Your Ultimate Guide to Online Sports Betting Odds

Odds for Sportsbetting

Online sports betting is available at thousands of internet sportsbooks in 2018. You can gamble on thousands of markets, from NFL and AFL to the English Premier League, the NBA to the Olympics, and just about everything in between. If there's a sport happening somewhere in the world, chances are good that you can bet on it!

However, with many gamblers from different places all over the world gambling online, odds are displayed in a variety of ways that are usually specific to location. As we’ll see below, those odds translate to the same thing and are almost always heavily influenced by Las Vegas betting odds.

Let's take a look at how to calculate each type of odds, how you can use a sports odds calculator to improve your gambling and where to find the best odds converter on the net.

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Sports Betting Odds 101

Sports Betting Odds

Before you start checking out Las Vegas sports odds or betting on sports on the web, the most important thing to know is how odds work and how to read sports lines.

If you can't understand odds, or don't know how to convert between different types of odds, it's highly unlikely that you’ll ever have any sports betting success because you'll constantly be asking questions like "wait, what does 3 to 1 odds mean again?" Luckily, as you’ll see below, getting to grips with odds isn’t all that difficult.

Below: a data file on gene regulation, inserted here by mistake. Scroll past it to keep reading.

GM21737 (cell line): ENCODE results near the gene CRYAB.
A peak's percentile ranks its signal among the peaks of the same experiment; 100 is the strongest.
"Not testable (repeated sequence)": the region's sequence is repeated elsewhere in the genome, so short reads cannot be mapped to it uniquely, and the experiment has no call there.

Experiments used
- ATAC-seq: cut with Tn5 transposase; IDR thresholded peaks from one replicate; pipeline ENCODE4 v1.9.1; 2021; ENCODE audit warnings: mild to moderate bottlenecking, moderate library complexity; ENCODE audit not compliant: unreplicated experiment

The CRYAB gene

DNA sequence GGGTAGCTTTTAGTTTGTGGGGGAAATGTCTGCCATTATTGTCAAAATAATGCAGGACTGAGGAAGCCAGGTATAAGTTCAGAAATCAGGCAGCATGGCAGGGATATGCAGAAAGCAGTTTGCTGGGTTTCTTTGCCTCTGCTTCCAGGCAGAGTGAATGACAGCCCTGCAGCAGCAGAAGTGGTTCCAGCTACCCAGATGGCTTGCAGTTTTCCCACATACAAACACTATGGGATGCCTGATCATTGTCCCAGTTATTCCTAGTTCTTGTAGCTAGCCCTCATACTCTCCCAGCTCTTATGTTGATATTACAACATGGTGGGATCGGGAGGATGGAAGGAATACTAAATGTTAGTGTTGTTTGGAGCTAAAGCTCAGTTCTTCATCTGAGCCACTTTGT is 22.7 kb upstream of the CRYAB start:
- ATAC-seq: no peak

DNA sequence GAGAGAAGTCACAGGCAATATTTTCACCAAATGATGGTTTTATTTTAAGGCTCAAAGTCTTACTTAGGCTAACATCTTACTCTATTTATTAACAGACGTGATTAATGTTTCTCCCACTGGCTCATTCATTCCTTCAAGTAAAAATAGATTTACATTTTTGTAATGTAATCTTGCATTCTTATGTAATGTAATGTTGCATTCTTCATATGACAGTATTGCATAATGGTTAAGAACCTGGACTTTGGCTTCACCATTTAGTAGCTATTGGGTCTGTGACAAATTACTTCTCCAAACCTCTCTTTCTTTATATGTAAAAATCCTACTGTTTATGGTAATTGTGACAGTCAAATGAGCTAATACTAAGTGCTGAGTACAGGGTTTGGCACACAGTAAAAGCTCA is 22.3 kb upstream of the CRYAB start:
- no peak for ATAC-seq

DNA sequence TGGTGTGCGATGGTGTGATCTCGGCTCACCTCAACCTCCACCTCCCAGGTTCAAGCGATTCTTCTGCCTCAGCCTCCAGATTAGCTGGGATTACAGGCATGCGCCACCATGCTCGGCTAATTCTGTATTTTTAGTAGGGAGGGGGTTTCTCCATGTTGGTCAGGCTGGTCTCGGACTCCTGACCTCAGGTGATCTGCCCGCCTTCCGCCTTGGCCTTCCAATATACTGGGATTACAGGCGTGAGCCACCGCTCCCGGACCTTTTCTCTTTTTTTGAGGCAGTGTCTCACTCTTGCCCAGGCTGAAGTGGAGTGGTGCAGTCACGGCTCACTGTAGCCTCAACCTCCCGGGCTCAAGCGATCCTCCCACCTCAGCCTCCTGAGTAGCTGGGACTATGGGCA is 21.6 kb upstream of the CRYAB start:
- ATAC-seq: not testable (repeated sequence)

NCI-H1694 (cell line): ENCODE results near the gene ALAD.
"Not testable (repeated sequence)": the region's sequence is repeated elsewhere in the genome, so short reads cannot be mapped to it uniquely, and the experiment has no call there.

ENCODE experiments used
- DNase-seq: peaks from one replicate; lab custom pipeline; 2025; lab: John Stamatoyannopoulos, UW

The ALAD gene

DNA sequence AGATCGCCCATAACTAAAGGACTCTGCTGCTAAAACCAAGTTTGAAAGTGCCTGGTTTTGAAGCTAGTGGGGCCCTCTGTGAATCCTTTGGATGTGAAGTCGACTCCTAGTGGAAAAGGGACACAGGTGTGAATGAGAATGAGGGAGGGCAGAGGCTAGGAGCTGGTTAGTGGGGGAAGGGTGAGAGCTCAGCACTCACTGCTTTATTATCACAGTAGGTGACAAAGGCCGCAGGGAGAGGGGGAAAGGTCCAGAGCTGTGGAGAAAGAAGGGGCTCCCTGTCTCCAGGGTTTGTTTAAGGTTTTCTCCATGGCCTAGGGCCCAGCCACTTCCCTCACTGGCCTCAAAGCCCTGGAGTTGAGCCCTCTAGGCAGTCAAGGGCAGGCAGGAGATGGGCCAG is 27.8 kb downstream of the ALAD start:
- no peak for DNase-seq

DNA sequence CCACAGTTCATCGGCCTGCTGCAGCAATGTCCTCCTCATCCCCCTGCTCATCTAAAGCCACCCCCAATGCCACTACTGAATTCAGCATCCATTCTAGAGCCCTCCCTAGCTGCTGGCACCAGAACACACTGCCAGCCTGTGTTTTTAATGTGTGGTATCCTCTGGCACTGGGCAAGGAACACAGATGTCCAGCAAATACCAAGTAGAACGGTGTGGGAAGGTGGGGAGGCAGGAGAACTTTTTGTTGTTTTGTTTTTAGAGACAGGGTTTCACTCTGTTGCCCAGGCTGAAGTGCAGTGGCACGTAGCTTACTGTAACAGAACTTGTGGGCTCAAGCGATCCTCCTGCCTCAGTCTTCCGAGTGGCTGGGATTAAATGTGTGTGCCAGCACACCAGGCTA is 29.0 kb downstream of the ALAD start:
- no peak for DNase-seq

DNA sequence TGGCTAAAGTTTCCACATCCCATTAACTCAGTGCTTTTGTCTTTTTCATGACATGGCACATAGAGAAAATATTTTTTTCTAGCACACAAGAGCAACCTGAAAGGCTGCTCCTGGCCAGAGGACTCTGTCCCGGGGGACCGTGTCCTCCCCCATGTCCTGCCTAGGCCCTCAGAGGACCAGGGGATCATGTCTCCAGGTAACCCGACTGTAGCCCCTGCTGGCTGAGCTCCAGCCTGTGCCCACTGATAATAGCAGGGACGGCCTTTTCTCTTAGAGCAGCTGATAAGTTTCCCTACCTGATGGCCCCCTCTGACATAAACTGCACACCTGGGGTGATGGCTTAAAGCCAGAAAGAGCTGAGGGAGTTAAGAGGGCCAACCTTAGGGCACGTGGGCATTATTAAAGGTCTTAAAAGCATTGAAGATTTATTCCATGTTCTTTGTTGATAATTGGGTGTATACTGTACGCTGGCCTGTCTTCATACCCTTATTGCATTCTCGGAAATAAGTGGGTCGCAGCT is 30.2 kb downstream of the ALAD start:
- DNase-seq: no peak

Using an online sportsbook means that you can bet on sporting events taking place anywhere in the world, which is fantastic, but a big disadvantage is that odds on some sites may be presented in a format that you are not familiar with. But, no matter what type of odds are shown, they all indicate the same thing: a bet's chance of winning.

You can use our betting odds calculator to see how the different types of odds represent this chance, but many seasoned gamblers end up being able to convert between various types of odds in their head!

There are three different ways in which sports betting odds can be displayed:

Spend a little time reading and you’ll see that each of the examples above actually translate to the same chance of winning (33.33%) and will yield $2 of profit for every $1 wagered successfully.

Understanding American Odds

American Odds Explained

As the name suggests, American Odds are mostly popular with sportsbooks here in the United States. American sports betting odds work differently for favorites and underdogs, and are sometimes known as Moneyline Odds.

American odds for betting on a favorite work by showing how much money you would have to risk in order to win $100. Let’s illustrate that concept with some football odds…